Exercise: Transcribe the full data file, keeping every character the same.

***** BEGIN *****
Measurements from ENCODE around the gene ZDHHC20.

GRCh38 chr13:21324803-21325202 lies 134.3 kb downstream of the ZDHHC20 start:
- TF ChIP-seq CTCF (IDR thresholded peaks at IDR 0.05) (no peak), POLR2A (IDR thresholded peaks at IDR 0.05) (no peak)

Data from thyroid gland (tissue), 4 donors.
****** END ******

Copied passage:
Measurements from ENCODE around the gene ZDHHC20.

GRCh38 chr13:21324803-21325202 lies 134.3 kb downstream of the ZDHHC20 start:
- TF ChIP-seq CTCF (IDR thresholded peaks at IDR 0.05) (no peak), POLR2A (IDR thresholded peaks at IDR 0.05) (no peak)

Data from thyroid gland (tissue), 4 donors.